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Brussels outlaws use of human medicines on animals?

February 27th, 1995
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Myth: New EU rules are preventing human medicines being used on both farms and domestic animals, unless they are spearately tested for animal use – thereby forcing up the price of animal medicines by up to 1,000 per cent and putting the lives of animals in peril.
Source: BB1 ‘Watchdog’ (27 February 1995), Daily Mail (20 March 1995, p.23) 

Truth: The relevant EU Directive*, which came into force in the UK on 1 January 1995, seeks to improve consumer protection and animal health care.

It seeks to protect consumers by ensuring that the appropriate medicinal products are authorised when used in specific meat and dairy products. Furthermore it reinforces this measure by outlining minimum withdrawal periods (being the time between any medicine being administered and its placing on the market) so that harmful residues do not reach the consumer. This is 7 days for eggs and milk, 28 days for meat and poultry and 500 degree days for fish meat.

The Directive applies equally to farm animals and domestic pets. The earlier 1981 Directive offered guarantees that animals would be treated with the appropriate, safe and afficacious medicinal products. It obliges vets to prescribe specific drugs certified for specific conditions and specific species and did not allow the use of products other than those authorised. The 1990 Directive offers more flexibility in the prescription of medicinal products in animals, establishing a “cascade system” which permits the use of human medicines in special circumstances, such as when the veterinary drugs are not available.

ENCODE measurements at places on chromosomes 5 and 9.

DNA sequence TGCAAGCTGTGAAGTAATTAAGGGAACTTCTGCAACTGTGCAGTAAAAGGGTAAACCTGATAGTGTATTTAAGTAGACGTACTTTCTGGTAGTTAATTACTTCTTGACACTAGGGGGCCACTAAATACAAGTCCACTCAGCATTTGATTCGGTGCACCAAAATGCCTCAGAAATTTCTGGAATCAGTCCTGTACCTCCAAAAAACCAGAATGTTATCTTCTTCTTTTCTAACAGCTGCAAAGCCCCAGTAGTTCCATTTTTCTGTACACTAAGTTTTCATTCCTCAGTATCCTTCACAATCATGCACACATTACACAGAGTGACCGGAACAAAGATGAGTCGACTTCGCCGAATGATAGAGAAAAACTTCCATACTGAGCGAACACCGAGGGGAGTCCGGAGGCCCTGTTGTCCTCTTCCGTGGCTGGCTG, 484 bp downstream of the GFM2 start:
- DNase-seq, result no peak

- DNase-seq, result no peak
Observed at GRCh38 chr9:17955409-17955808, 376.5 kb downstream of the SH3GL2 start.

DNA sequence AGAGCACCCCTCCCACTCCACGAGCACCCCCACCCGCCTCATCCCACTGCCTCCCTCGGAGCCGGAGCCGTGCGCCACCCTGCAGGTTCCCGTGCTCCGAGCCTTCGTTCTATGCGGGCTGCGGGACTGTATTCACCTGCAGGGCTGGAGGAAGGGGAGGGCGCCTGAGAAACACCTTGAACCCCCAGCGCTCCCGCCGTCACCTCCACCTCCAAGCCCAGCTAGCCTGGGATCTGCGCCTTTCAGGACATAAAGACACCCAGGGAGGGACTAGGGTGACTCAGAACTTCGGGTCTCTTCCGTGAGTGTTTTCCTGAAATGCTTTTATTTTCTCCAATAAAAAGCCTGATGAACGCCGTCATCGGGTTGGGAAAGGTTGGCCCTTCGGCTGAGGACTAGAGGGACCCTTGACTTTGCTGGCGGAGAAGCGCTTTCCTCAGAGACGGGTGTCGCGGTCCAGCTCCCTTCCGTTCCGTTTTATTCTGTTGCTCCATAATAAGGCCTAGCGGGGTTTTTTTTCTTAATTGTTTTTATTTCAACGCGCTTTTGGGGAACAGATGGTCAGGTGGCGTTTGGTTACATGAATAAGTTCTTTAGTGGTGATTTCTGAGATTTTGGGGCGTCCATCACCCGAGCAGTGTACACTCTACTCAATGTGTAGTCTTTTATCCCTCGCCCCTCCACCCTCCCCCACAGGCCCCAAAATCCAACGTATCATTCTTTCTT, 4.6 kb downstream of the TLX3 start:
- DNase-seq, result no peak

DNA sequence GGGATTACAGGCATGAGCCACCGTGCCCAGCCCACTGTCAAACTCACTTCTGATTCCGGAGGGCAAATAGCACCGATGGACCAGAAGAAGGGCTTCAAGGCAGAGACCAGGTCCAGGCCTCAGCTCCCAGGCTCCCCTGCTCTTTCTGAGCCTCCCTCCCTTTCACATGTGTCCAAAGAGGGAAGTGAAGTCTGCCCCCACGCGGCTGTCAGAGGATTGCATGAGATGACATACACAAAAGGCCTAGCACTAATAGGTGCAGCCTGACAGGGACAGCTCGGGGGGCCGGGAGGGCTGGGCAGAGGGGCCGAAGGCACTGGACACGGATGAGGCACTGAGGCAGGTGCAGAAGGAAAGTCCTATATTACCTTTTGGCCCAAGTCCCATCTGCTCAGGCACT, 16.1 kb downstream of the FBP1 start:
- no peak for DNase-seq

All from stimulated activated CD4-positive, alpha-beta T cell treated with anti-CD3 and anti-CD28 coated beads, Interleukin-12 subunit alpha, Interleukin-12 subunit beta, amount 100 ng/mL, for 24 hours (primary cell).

The cascade system enables vets to prescribe, according to the following sequence:
– veterinary products, licensed in the Member State concerned, for the same condition in another species or for another condition in the same species;
– products authorised in the Member State for use in humans;
– a medicine to be made at the time of a one-off basis by a vet or properly authorised person.

There is, however, no reason why these measures should influenec the prices of animal medication. While some branded products for animals of humans are generally more expensive than their equivalent generics, and while very few veterinary products are currently licensed, the benefits of the new system ought to outweight possible higher costs for animal health care.

* 90/676 of 13.12.90 (OJ L373, 31.12.90), amending Directive 81/851 of 28.9.81 (OJ L317, 6.11.81)

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Please note that all statements in all entries were correct on the date of publication given. However, older archived posts are not systematically updated in the light of later developments, for example changes to EU law.

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